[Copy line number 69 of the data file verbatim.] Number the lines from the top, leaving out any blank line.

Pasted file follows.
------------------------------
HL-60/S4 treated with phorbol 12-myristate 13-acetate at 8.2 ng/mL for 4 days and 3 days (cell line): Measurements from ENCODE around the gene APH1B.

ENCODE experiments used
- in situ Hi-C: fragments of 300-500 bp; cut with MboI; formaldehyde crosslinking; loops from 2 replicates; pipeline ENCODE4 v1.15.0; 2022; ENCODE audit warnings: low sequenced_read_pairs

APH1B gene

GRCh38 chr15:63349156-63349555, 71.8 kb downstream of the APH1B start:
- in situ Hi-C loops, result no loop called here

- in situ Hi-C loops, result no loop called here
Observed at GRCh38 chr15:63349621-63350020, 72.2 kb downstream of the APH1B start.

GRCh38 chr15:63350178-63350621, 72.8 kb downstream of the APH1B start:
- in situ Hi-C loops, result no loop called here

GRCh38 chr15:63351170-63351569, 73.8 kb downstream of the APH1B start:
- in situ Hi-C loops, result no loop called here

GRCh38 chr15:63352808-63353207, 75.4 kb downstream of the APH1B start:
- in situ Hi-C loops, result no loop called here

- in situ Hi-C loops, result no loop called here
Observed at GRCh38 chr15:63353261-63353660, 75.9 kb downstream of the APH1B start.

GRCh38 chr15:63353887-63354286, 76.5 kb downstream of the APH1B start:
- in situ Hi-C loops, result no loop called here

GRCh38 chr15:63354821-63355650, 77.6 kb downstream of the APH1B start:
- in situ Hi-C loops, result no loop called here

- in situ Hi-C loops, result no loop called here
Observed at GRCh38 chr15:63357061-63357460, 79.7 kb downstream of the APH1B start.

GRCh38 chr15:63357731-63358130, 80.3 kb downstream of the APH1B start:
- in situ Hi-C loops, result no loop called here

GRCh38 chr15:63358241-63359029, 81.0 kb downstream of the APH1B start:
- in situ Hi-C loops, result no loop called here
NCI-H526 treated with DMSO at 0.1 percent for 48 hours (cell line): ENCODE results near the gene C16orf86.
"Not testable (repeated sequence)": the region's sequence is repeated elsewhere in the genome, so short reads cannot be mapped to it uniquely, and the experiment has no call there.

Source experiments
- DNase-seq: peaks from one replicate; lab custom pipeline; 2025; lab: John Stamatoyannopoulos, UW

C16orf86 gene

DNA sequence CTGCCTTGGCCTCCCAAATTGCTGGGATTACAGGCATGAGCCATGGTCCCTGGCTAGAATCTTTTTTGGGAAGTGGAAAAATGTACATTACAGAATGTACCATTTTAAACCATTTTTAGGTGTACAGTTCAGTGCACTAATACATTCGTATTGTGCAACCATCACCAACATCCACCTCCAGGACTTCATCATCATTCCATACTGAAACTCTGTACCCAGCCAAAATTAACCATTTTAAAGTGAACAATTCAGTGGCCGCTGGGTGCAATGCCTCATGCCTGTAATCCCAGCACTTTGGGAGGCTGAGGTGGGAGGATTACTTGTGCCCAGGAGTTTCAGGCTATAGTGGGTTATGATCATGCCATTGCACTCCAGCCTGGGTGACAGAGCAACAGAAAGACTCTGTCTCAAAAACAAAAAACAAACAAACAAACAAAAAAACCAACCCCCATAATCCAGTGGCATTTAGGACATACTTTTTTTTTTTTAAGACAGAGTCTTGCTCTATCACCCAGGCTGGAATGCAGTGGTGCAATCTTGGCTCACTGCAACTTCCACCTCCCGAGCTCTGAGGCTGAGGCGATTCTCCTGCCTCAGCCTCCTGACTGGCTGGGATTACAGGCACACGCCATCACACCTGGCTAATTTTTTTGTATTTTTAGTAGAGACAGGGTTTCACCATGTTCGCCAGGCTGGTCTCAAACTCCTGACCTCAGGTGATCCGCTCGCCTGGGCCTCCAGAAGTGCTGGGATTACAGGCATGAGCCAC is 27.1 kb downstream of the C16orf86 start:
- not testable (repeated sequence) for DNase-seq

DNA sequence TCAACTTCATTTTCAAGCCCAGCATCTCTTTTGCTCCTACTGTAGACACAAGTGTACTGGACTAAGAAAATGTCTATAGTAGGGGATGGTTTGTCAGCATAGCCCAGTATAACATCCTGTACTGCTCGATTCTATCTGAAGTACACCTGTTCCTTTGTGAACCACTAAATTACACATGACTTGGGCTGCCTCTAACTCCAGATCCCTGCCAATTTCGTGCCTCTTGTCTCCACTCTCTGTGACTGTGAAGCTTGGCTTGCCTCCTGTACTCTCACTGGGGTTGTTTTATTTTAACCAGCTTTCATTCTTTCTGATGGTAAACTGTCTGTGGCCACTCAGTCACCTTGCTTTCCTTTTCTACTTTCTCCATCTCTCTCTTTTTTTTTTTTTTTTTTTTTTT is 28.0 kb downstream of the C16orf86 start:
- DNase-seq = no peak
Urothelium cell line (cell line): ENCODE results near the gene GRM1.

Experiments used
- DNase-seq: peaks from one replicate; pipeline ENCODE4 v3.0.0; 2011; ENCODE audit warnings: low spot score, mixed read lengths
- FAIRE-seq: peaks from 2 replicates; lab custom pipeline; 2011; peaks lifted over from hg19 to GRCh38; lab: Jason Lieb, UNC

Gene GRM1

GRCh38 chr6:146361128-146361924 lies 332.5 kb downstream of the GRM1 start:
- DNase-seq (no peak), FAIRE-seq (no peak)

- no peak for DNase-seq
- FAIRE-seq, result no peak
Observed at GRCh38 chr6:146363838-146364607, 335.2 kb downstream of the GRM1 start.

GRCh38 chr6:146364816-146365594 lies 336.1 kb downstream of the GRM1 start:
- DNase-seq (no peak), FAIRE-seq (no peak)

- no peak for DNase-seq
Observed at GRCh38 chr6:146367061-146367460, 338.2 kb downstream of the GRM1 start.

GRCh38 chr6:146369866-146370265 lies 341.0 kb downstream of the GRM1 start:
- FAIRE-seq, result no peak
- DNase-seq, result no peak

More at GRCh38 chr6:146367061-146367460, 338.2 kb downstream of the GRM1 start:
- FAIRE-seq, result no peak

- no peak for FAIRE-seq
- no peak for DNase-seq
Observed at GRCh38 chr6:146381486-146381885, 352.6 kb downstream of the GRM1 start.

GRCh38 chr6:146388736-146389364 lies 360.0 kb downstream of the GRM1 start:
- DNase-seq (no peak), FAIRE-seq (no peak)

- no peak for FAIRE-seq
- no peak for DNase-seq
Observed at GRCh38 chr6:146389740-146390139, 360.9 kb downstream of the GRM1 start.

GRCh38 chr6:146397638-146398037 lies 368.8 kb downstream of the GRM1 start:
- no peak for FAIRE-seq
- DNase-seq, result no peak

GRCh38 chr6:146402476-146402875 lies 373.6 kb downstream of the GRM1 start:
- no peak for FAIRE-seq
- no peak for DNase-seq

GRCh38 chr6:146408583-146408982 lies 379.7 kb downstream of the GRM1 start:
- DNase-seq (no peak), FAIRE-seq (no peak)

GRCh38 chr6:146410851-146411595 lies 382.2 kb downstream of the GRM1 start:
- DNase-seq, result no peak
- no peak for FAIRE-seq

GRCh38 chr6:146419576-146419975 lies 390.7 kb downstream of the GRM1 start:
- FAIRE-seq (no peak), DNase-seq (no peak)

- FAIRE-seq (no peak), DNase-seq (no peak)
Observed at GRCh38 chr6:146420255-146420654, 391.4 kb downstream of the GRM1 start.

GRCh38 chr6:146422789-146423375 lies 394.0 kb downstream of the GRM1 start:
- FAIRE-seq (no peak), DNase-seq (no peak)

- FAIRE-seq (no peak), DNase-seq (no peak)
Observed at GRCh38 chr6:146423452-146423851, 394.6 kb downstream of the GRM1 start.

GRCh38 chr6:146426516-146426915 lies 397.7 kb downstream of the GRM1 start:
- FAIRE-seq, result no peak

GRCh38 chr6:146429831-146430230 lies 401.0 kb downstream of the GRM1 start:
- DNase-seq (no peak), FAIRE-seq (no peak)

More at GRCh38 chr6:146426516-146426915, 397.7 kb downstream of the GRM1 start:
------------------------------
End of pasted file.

GRCh38 chr6:146408583-146408982 lies 379.7 kb downstream of the GRM1 start: